This year’s warming huts at The Forks will have a celebrity appeal as celebrated Winnipeg filmmaker Guy Maddin lends his creative talents in designing a structure.
Maddin is the invited artist this season and will construct a piece called “Temple of Lost Things.”
“I’m ludicrously honoured by the invitation to create a structure for this incredible annual event,” Maddin said.
“In the international world of design, The Forks’ Warming Hut competition has made our city the world capital of winter — it took me two seconds to say yes!”
Maddin’s piece represents the accrual of memories over the history of each winter, and the act of the memory pillars melting come springtime will mimic forgetting.
Paul Jordan, CEO of The Forks Renewal Corporation, says nearly 200 entries were received from local, national and international artists and architecture groups representing Europe, Asia, Australia, and North and South America.
“The Warming Huts competition continues to gain traction on an international level and bring fantastic art and architecture to Winnipeg,” Jordan said.
The blind jury had the difficult task of widdling down the rest of the entries to only three.
David Alberto Arroyo Tafolla
Morelia, Michoacan, Mexico
Taking two key pieces in the symbolic identity of the region as a starting point, the hut takes the form of the bison, official animal of the province of Manitoba and the golden property of the sculpture “Eternal Youth”, commonly known as “The Golden Boy” — the unmistakable icon of the city of Winnipeg. Thus, the Golden Bison is born.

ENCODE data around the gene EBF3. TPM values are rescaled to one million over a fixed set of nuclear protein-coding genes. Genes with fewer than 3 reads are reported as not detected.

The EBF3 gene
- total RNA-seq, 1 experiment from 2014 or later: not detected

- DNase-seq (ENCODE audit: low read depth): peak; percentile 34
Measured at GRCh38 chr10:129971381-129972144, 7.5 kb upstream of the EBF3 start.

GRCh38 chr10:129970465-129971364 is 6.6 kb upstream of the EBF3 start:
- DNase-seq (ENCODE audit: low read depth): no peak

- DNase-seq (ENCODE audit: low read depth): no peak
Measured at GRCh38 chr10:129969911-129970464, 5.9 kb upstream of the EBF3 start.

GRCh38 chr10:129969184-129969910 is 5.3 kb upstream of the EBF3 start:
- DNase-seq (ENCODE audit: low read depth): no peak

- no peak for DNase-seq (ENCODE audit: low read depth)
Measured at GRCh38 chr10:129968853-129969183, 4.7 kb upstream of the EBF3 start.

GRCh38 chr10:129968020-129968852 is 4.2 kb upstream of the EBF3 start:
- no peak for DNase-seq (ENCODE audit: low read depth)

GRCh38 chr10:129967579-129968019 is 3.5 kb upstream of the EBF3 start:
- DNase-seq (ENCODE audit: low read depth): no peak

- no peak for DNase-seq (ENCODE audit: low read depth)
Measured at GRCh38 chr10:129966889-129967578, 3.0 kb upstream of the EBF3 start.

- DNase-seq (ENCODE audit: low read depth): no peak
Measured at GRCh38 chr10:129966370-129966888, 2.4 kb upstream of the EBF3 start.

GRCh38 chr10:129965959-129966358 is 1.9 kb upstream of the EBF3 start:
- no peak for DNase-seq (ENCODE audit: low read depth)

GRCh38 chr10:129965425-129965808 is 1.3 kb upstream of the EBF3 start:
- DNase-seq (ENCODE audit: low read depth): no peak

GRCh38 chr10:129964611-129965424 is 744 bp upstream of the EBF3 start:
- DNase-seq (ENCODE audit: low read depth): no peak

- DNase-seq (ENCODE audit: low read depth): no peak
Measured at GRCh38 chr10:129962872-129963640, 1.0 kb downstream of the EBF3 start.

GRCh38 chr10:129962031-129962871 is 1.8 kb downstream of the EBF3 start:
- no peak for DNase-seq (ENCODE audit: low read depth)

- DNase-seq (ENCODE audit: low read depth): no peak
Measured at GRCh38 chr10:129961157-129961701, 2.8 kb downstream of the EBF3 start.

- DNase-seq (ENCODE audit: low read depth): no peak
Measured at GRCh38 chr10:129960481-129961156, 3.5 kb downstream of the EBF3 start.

Architecture Office b210
Blinding white horizon with snow plummeting into your eyes. The wind is cold and road is long. Suddenly, a towering tower in front of you, forming a point of reference to your journey. A point of recognition and an opportunity to view what is coming and what or who is left behind from a whole new angle.
Camille Bianchi and Ryder Thalheimer
The Trunk is an inhabitable tree. It is constructed of layers of laminated wood, each cut in the shape of a single growth ring. By layering the rings a record of change and time are revealed vertically, seemingly infinite towards the sky. The Trunk is inspired by the quiet slowness of growth in the natural world.
The University of Manitoba’s Faculty of Architecture has also been invited back for an eighth year as a builder, along with the MBCI Hut by Mennonite Brethren Collegiate Institute students.
Construction of the huts will begin in early January and eventually be brought down to the Red River Mutual Trail the last week of that month, weather permitting.
RAW:almond — the culinary river ice experience — will return for another year. Tickets go on sale December 10.